Things I Like Month: Webcomics Part I Edition

First off, happy birthday Dad. Thanks for being my Dad. I think you’re pretty great and will tell you that in person as well but thought I’d hype you up to the internet as well. Hey, that’s like my gift to you! Guess I can return this book with a clear conscience now!

Anyway…webcomics, am I right?

Standard disclaimers apply. This is not comprehensive, it is not exhaustive. I’ll probably write about some webcomics you wouldn’t give the time of day too and ignore ones you think are the greatest of all time. If I do, feel free to tell me because I’m open to reading more than I do. Of course, I might read it and you just don’t know it. That’s the beauty of me…I’m wildly unpredictable.

A hint of what you are in for here. I’m a bit of the opposite in my webcomic following v. comic following. In webcomics I tend to gravitate towards more slice of life stories; no adventure stories, no superheroes, etc. There are exceptions, of course, but that is the basic, I don’t know, lean of what I like to read on the internet.

ADDENDUM: After writing this, I realized it is unfairly long to ask you, the people, to read through all at once, so I’ll be spreading it out a bit. Not sure how long. I’ll keep you informed though.

Alright…let’s get started, with the…


The comics featured here have some sort of narrative structure between installments. It doesn’t have to mean long-running storylines, just that story started in one day’s offering might be continued in the next. Often, this does mean longform, but like newspaper comic strips, it might just be a brief couple of days storyline or a set of characters that appear in each or nearly each strip (a la Family Circus) and thus there is some idea of history, relationships, and so on, even if continuity is pretty damn loose.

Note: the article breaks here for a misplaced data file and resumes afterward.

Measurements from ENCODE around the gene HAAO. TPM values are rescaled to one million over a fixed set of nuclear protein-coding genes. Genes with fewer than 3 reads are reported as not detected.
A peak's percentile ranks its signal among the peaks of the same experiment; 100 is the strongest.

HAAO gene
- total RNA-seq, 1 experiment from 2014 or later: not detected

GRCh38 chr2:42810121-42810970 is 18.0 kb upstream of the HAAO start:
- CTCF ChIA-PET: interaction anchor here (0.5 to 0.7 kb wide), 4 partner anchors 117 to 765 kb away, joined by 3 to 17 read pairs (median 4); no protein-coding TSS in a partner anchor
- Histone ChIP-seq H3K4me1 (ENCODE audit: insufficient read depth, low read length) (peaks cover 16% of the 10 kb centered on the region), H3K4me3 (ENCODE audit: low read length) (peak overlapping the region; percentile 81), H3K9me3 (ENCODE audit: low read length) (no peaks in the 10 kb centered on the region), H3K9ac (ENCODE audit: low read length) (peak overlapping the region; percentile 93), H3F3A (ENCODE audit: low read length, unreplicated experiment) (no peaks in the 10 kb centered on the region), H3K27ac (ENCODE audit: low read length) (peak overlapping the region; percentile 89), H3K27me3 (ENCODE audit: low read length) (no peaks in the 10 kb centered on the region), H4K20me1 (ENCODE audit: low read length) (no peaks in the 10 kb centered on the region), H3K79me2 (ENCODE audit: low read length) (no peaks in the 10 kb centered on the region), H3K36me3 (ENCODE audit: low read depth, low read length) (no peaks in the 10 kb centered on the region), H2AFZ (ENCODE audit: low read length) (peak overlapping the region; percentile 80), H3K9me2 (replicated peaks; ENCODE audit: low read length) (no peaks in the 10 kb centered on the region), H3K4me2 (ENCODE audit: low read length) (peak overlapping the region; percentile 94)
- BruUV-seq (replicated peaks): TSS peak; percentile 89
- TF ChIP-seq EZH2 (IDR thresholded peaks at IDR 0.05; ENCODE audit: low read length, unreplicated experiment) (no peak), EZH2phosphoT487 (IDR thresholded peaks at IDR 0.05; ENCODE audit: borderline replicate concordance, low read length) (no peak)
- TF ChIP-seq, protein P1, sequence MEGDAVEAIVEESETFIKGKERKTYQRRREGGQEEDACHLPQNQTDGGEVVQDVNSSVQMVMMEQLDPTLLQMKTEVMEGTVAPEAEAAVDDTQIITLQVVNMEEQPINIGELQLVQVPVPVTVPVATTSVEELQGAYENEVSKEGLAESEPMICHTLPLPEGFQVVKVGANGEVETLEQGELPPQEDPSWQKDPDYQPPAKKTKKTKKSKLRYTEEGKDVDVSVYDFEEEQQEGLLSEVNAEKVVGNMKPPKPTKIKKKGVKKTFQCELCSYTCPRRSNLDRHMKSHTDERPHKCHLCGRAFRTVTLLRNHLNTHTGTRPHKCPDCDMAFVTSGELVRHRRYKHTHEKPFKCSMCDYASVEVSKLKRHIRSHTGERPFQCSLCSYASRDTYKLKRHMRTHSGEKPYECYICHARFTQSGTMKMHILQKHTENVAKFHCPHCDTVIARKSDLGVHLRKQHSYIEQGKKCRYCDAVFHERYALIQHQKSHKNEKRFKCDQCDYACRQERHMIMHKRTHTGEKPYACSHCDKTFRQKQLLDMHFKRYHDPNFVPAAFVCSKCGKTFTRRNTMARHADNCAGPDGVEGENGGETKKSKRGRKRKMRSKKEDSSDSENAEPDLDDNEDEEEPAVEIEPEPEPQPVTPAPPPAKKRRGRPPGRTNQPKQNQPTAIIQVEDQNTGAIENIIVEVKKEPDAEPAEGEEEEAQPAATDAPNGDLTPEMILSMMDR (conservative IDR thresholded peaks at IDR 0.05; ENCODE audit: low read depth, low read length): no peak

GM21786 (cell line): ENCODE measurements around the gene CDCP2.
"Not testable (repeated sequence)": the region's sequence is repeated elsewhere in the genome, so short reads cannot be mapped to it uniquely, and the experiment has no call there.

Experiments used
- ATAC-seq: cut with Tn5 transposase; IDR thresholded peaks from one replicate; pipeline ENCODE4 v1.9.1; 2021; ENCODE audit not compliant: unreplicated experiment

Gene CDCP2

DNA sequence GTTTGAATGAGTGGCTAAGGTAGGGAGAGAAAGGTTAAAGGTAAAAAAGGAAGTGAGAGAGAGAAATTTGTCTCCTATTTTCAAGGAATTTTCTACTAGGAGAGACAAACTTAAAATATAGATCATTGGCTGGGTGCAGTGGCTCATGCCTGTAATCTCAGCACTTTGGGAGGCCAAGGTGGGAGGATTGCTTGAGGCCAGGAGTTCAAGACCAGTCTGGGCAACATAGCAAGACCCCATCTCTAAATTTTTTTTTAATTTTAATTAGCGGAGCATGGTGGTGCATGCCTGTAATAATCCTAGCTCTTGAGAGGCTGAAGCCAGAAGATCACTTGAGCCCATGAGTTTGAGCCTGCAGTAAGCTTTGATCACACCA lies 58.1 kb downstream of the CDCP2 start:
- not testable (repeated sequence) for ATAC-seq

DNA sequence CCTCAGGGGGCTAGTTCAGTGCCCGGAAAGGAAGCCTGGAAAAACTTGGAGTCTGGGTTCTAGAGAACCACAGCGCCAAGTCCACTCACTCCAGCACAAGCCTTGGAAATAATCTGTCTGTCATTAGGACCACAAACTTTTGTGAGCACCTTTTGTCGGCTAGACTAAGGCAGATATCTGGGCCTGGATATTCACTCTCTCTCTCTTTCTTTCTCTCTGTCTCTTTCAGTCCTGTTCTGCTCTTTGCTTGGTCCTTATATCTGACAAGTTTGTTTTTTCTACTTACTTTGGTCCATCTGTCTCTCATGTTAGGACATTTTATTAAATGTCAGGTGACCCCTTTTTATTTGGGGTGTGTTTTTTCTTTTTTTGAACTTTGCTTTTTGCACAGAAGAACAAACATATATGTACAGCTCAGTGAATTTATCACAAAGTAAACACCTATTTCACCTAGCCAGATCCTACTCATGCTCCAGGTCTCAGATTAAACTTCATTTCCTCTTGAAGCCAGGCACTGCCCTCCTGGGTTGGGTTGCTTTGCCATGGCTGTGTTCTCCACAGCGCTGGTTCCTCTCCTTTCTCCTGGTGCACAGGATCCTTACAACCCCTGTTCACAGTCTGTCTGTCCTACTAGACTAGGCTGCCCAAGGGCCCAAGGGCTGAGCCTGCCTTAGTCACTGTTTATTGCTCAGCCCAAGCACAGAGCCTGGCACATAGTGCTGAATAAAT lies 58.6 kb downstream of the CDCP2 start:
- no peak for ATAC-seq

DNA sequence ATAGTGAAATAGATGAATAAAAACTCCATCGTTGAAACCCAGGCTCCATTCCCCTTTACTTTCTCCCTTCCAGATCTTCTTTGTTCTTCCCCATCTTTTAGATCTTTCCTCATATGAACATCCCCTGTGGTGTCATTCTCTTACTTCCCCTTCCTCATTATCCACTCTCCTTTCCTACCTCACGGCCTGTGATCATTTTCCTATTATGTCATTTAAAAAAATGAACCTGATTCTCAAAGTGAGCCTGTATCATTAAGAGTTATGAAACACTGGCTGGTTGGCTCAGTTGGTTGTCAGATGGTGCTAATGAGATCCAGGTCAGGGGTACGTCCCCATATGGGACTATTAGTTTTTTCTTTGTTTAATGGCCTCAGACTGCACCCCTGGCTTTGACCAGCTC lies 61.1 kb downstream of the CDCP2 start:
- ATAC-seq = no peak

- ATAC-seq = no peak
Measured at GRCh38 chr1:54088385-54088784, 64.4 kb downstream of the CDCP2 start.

Gordon McAlpin’s comic nicely hits my sweet spot of a.) talking about movies and b.) being about being a (essentially) retail employee on the brink of doing something else or more. I, like so many before me, worked retail from 16 through my mid-twenties and have a certain fondness for the rhythm of the work and the people you meet. Don’t get me wrong, I’m happy to be heading towards being a psychologist. I truly do enjoying doing therapy. But I have a certain nostalgia for that sort of work (which is probably tied up in nostalgia for that point in my life, but who can say?).

 In MULTIPLEX, friends and co-worker Kurt and Jason spend their early lives working in a multiplex, talking movies, and stumbling towards maturity. Along for the ride are Melissa, Kurt’s girlfriend; Becky, Melissa’s roommate and on-again/off-again/on-again crush for Jason; and the various co-workers and customers that flit through the movie theatre or work at the video store down the street. They prank on another, make out with one another, fight, question each other’s morals, decisions, religious beliefs, fight some more, make up, make movies, and so on and such of.

It’s great fun to start with the very beginning and watch as both McAlpin’s approach to storytelling and his art evolves. As the series begins to become more complex and less gag-strippy so too does his style grow and streamline. Not afraid to be fantastical (a toy speaks to a character and is often less than friendly) or emotional (the aforementioned fighting, break-ups), the comic moves along to its own rhythm, but feels, to me, to be fairly reader friendly for people looking to come aboard.

Released: Twice Weekly (occasionally thrice)

Twitter handles associated with the comic:

The Comic

Gordon McAlpin





First off, the title has nothing to do with the comics. Yes there are girls (well, women) in the strip, but they don’t actually wield slingshots. A sketch of the two leads inspired the name and even after creator Danielle Corsetto chose a path for them devoid of slingshots, she liked the title too much to ditch.